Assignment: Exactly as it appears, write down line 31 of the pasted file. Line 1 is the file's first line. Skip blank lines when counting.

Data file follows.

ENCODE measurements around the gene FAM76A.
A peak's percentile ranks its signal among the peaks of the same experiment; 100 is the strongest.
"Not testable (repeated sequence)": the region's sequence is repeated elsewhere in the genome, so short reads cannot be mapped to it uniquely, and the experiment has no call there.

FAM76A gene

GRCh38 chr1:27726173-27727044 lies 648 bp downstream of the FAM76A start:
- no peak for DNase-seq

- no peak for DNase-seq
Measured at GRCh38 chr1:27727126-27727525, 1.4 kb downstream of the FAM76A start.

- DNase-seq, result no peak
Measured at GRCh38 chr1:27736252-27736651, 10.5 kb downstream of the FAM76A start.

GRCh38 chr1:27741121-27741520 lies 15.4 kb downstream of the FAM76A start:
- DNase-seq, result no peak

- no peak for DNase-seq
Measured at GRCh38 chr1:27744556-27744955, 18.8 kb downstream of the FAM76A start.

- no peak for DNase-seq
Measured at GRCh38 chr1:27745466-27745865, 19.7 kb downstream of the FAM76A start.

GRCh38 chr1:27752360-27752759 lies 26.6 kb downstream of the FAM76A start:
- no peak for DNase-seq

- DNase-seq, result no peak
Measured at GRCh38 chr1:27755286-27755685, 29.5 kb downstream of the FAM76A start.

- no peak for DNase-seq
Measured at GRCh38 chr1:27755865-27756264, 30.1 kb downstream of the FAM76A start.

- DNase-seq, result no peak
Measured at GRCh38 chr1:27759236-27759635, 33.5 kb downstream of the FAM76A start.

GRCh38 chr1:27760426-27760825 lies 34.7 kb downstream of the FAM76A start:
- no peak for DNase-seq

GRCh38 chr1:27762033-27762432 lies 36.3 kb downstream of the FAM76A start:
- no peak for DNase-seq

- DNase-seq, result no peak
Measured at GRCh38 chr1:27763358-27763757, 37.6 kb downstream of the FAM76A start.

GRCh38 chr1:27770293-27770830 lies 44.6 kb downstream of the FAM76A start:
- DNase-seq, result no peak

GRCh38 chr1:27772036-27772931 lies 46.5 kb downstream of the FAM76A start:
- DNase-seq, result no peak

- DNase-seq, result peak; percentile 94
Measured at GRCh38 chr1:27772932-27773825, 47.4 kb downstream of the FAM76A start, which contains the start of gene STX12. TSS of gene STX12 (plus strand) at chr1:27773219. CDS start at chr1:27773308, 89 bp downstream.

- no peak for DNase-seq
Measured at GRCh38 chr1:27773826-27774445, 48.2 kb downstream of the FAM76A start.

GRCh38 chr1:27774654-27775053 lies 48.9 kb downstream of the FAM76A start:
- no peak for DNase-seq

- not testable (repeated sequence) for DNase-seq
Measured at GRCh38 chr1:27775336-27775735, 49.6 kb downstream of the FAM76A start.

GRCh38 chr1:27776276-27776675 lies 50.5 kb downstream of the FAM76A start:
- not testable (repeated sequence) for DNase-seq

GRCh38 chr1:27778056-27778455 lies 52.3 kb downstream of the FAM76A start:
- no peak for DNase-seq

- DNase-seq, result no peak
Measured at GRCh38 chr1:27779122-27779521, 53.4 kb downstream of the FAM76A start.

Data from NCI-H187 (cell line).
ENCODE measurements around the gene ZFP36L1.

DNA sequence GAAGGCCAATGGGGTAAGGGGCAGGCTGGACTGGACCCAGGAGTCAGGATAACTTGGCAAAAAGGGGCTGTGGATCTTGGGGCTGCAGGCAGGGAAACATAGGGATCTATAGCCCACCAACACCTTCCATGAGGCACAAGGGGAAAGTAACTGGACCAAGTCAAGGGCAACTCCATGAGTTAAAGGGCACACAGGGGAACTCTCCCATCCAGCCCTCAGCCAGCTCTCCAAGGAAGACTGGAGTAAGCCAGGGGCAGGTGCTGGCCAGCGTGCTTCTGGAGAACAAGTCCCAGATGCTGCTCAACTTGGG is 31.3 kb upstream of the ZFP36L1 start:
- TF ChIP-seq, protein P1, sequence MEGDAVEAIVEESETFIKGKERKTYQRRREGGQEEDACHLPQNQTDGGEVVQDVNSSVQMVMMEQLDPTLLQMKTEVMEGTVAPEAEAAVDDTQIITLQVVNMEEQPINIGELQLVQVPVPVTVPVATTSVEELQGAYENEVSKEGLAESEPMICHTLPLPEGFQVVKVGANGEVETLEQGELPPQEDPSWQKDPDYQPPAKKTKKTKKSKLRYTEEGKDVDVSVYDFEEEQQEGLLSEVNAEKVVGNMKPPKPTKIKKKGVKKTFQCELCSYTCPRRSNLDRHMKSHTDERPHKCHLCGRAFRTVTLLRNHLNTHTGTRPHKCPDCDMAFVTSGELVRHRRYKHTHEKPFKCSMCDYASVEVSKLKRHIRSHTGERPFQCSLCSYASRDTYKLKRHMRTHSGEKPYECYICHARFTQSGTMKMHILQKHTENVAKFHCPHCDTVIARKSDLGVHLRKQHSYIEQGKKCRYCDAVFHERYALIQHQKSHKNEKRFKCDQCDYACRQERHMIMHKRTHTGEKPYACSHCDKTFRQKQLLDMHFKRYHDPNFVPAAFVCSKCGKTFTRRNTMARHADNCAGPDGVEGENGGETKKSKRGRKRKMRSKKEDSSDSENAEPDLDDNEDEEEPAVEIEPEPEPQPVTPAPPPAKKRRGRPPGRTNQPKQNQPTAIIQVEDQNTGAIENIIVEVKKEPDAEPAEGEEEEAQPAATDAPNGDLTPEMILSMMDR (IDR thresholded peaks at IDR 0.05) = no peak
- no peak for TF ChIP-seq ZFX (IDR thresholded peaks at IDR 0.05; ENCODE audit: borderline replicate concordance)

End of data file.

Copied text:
GRCh38 chr1:27770293-27770830 lies 44.6 kb downstream of the FAM76A start: